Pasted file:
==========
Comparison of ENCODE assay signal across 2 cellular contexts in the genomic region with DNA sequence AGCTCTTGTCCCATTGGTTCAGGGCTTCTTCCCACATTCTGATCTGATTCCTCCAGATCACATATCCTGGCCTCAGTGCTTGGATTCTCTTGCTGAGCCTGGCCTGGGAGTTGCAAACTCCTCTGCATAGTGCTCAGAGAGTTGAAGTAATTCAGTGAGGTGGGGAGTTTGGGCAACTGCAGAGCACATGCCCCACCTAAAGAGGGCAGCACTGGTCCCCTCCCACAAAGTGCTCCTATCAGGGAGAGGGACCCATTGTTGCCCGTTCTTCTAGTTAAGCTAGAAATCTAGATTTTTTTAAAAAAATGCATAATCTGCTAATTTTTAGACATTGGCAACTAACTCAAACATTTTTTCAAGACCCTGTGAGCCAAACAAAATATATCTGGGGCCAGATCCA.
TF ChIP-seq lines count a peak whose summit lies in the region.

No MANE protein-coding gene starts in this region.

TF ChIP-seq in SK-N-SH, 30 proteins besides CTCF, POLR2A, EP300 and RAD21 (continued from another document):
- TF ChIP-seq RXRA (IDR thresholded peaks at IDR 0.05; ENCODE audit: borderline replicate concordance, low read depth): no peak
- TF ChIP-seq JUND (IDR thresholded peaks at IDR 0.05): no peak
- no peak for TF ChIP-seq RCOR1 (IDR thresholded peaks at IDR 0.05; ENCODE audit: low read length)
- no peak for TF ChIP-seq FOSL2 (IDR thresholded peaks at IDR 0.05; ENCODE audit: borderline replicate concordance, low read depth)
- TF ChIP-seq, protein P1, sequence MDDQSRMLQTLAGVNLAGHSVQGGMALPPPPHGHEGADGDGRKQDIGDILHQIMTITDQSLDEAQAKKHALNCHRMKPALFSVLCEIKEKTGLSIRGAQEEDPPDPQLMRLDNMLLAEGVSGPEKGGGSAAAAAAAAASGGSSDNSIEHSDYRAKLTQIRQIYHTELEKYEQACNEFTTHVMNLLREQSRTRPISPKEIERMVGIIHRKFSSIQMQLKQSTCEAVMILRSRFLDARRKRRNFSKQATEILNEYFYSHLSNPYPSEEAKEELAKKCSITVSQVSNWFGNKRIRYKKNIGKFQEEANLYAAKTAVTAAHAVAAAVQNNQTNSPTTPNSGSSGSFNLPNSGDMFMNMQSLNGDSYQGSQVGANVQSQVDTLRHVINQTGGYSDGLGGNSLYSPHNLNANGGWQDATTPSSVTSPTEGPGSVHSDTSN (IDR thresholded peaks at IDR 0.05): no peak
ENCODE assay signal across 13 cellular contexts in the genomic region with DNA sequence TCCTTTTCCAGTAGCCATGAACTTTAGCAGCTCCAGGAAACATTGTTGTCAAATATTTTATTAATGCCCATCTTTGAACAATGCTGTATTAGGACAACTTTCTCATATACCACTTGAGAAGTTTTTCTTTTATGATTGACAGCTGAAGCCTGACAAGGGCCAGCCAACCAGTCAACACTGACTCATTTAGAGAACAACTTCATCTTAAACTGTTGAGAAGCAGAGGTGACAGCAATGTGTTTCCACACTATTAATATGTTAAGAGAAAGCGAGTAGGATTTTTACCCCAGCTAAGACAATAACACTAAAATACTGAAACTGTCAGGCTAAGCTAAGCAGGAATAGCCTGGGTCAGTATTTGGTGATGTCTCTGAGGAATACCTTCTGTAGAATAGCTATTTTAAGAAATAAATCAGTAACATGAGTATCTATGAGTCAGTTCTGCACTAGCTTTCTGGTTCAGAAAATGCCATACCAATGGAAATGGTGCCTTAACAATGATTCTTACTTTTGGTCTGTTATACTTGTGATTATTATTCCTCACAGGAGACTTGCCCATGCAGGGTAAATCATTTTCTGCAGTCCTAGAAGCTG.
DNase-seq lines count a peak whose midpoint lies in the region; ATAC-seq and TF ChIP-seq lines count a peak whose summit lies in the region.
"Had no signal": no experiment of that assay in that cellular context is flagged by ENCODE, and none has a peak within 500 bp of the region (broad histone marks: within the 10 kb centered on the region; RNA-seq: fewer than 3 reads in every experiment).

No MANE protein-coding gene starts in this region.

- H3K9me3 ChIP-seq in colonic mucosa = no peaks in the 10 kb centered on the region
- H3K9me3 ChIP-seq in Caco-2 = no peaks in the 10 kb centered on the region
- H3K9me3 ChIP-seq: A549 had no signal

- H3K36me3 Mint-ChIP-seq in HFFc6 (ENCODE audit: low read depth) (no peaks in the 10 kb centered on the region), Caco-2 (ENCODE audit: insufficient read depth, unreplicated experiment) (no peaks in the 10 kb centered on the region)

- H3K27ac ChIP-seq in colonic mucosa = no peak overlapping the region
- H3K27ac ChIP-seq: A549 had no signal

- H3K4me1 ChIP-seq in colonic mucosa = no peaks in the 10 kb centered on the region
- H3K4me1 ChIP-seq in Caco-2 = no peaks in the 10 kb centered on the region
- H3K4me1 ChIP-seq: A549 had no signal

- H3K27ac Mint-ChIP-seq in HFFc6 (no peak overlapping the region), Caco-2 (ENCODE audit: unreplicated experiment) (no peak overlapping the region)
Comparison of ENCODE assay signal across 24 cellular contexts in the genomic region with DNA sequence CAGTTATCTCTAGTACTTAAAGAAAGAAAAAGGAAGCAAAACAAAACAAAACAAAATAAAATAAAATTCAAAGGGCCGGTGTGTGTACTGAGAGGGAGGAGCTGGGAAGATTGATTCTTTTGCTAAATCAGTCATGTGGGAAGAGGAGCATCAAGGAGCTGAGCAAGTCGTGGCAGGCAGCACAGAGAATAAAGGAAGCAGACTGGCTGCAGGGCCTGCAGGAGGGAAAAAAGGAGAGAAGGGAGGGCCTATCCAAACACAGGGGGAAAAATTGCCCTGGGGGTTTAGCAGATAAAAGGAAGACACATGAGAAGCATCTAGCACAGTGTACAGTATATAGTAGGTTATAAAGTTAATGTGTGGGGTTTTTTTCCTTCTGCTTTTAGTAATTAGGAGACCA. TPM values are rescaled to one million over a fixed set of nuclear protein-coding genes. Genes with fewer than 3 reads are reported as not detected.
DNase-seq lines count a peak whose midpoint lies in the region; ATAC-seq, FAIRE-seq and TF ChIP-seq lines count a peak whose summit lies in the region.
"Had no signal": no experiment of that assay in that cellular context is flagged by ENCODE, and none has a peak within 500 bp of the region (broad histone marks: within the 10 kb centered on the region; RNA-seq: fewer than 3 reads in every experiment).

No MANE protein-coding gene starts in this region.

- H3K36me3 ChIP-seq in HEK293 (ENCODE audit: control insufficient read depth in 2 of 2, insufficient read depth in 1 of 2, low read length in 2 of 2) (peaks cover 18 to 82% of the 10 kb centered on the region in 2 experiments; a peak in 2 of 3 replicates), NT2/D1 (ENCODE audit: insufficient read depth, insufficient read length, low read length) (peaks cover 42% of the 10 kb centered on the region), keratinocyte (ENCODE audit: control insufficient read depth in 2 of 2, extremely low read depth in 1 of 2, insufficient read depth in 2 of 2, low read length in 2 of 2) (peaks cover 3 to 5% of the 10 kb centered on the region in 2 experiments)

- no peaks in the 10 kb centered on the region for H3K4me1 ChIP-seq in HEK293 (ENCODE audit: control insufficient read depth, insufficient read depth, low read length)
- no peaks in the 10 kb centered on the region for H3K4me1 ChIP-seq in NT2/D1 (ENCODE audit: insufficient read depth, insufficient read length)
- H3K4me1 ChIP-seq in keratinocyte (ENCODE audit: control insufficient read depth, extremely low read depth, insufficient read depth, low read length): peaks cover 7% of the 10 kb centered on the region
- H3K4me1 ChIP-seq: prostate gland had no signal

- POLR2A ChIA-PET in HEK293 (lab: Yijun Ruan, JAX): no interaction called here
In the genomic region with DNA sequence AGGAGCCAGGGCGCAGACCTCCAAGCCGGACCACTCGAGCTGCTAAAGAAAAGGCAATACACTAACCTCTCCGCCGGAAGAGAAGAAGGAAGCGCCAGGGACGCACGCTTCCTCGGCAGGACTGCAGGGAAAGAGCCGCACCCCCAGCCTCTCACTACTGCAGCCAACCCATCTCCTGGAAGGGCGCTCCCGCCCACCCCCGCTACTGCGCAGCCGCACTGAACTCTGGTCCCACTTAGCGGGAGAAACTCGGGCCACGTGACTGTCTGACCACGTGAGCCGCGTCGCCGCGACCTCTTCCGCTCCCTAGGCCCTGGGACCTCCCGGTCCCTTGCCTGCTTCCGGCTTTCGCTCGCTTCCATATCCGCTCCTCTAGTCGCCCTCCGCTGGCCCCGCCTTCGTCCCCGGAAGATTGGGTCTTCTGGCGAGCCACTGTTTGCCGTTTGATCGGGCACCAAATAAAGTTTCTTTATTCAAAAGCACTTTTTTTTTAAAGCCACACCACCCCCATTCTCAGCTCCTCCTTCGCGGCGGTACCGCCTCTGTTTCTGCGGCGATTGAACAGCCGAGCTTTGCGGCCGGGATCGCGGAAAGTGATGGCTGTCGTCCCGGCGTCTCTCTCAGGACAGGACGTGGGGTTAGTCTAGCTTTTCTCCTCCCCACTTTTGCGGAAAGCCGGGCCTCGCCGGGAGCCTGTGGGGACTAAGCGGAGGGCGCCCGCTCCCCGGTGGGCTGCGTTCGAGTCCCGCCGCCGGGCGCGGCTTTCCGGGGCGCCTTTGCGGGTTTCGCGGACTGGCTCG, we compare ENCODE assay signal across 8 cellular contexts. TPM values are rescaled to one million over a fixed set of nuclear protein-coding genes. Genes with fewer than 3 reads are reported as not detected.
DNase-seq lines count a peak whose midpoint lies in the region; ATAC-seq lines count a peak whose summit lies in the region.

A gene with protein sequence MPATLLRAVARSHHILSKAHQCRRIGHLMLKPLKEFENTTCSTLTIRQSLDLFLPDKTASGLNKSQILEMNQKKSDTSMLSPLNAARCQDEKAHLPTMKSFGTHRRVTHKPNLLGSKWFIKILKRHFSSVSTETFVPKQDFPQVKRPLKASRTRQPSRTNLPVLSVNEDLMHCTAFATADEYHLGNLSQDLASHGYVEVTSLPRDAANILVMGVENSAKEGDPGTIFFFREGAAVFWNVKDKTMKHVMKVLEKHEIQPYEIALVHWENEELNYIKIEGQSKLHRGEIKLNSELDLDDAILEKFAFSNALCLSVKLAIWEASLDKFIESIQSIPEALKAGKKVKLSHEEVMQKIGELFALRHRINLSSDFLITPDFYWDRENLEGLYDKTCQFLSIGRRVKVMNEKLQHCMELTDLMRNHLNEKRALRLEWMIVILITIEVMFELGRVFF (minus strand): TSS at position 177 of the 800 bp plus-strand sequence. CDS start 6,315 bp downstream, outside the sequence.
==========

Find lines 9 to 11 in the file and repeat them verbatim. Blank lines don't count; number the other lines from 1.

- TF ChIP-seq, protein P1, sequence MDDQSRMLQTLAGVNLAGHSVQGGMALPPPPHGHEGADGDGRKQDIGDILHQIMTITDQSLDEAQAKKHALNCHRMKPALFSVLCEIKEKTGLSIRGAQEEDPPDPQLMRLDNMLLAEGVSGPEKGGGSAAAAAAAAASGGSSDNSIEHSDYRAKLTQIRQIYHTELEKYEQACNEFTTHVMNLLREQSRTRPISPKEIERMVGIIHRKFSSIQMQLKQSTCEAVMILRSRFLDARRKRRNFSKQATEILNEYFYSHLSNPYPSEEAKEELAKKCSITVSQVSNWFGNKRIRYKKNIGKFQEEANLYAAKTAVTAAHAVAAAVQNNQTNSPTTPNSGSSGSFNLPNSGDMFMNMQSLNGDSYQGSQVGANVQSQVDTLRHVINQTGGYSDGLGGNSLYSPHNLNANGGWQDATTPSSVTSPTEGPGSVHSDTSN (IDR thresholded peaks at IDR 0.05): no peak
ENCODE assay signal across 13 cellular contexts in the genomic region with DNA sequence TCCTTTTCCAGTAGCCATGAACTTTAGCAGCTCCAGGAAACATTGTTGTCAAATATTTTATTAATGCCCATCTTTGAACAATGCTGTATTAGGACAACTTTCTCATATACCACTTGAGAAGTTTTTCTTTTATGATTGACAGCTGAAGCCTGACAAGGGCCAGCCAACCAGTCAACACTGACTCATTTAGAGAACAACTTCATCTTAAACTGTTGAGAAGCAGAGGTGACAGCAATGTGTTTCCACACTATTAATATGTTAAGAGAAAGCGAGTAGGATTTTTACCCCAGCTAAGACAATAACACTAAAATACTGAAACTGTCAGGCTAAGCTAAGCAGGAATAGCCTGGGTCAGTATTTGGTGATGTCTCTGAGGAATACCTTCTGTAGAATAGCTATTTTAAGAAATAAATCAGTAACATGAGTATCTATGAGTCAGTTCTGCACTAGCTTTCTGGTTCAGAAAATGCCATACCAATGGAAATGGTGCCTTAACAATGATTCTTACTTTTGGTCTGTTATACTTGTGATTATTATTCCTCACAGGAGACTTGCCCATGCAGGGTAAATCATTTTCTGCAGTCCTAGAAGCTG.
DNase-seq lines count a peak whose midpoint lies in the region; ATAC-seq and TF ChIP-seq lines count a peak whose summit lies in the region.